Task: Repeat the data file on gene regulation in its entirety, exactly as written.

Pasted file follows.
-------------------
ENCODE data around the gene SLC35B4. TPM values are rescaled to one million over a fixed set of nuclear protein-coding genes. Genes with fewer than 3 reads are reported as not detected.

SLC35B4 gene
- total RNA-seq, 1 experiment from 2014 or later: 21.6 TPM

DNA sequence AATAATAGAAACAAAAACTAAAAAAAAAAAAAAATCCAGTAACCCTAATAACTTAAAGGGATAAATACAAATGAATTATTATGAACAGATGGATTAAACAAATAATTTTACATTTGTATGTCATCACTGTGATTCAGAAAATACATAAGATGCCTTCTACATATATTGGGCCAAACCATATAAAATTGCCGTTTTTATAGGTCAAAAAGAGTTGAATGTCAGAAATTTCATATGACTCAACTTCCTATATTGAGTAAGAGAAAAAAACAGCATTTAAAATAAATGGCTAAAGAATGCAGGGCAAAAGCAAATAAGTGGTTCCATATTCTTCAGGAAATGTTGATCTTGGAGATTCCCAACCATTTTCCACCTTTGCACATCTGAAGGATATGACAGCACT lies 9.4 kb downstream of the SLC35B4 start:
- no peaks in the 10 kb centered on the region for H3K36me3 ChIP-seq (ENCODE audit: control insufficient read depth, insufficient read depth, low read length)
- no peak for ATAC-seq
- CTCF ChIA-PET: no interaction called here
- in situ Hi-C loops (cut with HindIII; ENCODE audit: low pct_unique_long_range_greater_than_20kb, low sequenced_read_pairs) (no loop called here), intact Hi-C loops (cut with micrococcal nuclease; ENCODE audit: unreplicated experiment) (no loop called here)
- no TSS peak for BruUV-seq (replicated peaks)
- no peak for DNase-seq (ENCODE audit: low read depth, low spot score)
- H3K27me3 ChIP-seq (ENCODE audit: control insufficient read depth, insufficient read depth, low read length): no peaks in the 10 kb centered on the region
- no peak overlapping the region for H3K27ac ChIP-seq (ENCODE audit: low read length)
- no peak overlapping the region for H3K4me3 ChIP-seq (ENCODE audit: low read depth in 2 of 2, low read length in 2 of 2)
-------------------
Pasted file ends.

ENCODE data around the gene SLC35B4. TPM values are rescaled to one million over a fixed set of nuclear protein-coding genes. Genes with fewer than 3 reads are reported as not detected.

SLC35B4 gene
- total RNA-seq, 1 experiment from 2014 or later: 21.6 TPM

DNA sequence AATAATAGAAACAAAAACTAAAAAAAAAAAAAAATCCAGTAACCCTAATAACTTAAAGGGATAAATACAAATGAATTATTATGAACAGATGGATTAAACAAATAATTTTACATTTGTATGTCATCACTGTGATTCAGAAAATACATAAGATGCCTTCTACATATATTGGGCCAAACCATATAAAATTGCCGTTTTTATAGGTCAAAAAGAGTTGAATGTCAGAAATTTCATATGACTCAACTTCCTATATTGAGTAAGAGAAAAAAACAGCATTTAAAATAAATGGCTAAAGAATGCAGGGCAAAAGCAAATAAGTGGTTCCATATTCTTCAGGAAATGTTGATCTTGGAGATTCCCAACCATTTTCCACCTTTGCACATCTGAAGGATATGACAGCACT lies 9.4 kb downstream of the SLC35B4 start:
- no peaks in the 10 kb centered on the region for H3K36me3 ChIP-seq (ENCODE audit: control insufficient read depth, insufficient read depth, low read length)
- no peak for ATAC-seq
- CTCF ChIA-PET: no interaction called here
- in situ Hi-C loops (cut with HindIII; ENCODE audit: low pct_unique_long_range_greater_than_20kb, low sequenced_read_pairs) (no loop called here), intact Hi-C loops (cut with micrococcal nuclease; ENCODE audit: unreplicated experiment) (no loop called here)
- no TSS peak for BruUV-seq (replicated peaks)
- no peak for DNase-seq (ENCODE audit: low read depth, low spot score)
- H3K27me3 ChIP-seq (ENCODE audit: control insufficient read depth, insufficient read depth, low read length): no peaks in the 10 kb centered on the region
- no peak overlapping the region for H3K27ac ChIP-seq (ENCODE audit: low read length)
- no peak overlapping the region for H3K4me3 ChIP-seq (ENCODE audit: low read depth in 2 of 2, low read length in 2 of 2)